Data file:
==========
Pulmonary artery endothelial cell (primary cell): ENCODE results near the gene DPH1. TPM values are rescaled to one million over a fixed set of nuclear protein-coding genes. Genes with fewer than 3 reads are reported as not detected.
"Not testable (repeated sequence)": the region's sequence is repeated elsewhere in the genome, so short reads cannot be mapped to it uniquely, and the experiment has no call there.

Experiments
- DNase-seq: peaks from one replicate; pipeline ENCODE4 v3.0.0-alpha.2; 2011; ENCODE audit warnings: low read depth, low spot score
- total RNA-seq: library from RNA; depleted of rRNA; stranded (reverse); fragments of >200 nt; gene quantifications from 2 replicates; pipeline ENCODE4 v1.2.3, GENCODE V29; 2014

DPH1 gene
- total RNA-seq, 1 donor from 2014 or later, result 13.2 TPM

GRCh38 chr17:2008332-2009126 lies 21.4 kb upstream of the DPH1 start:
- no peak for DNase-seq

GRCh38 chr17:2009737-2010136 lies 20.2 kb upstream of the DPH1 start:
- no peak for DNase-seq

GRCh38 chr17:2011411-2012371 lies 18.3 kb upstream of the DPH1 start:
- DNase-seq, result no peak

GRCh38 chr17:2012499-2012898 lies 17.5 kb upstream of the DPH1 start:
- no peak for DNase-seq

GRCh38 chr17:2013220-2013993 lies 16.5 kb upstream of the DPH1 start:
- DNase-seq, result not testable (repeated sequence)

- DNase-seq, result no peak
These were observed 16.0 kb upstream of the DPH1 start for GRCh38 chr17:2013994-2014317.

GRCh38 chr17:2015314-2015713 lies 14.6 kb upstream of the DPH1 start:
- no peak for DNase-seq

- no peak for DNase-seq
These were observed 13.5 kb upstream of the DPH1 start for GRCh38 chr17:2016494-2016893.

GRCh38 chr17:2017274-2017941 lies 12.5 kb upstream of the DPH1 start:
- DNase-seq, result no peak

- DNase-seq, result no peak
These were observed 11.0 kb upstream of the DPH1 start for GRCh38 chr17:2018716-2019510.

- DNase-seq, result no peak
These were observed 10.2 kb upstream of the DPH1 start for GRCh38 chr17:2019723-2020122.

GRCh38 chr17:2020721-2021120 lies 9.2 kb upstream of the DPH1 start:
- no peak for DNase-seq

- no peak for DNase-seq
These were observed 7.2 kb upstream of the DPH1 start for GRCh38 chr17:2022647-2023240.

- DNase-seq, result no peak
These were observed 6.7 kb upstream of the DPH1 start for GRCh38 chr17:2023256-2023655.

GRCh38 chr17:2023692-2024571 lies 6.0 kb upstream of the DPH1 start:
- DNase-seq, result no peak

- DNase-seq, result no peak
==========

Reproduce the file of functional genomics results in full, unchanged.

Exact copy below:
Pulmonary artery endothelial cell (primary cell): ENCODE results near the gene DPH1. TPM values are rescaled to one million over a fixed set of nuclear protein-coding genes. Genes with fewer than 3 reads are reported as not detected.
"Not testable (repeated sequence)": the region's sequence is repeated elsewhere in the genome, so short reads cannot be mapped to it uniquely, and the experiment has no call there.

Experiments
- DNase-seq: peaks from one replicate; pipeline ENCODE4 v3.0.0-alpha.2; 2011; ENCODE audit warnings: low read depth, low spot score
- total RNA-seq: library from RNA; depleted of rRNA; stranded (reverse); fragments of >200 nt; gene quantifications from 2 replicates; pipeline ENCODE4 v1.2.3, GENCODE V29; 2014

DPH1 gene
- total RNA-seq, 1 donor from 2014 or later, result 13.2 TPM

GRCh38 chr17:2008332-2009126 lies 21.4 kb upstream of the DPH1 start:
- no peak for DNase-seq

GRCh38 chr17:2009737-2010136 lies 20.2 kb upstream of the DPH1 start:
- no peak for DNase-seq

GRCh38 chr17:2011411-2012371 lies 18.3 kb upstream of the DPH1 start:
- DNase-seq, result no peak

GRCh38 chr17:2012499-2012898 lies 17.5 kb upstream of the DPH1 start:
- no peak for DNase-seq

GRCh38 chr17:2013220-2013993 lies 16.5 kb upstream of the DPH1 start:
- DNase-seq, result not testable (repeated sequence)

- DNase-seq, result no peak
These were observed 16.0 kb upstream of the DPH1 start for GRCh38 chr17:2013994-2014317.

GRCh38 chr17:2015314-2015713 lies 14.6 kb upstream of the DPH1 start:
- no peak for DNase-seq

- no peak for DNase-seq
These were observed 13.5 kb upstream of the DPH1 start for GRCh38 chr17:2016494-2016893.

GRCh38 chr17:2017274-2017941 lies 12.5 kb upstream of the DPH1 start:
- DNase-seq, result no peak

- DNase-seq, result no peak
These were observed 11.0 kb upstream of the DPH1 start for GRCh38 chr17:2018716-2019510.

- DNase-seq, result no peak
These were observed 10.2 kb upstream of the DPH1 start for GRCh38 chr17:2019723-2020122.

GRCh38 chr17:2020721-2021120 lies 9.2 kb upstream of the DPH1 start:
- no peak for DNase-seq

- no peak for DNase-seq
These were observed 7.2 kb upstream of the DPH1 start for GRCh38 chr17:2022647-2023240.

- DNase-seq, result no peak
These were observed 6.7 kb upstream of the DPH1 start for GRCh38 chr17:2023256-2023655.

GRCh38 chr17:2023692-2024571 lies 6.0 kb upstream of the DPH1 start:
- DNase-seq, result no peak

- DNase-seq, result no peak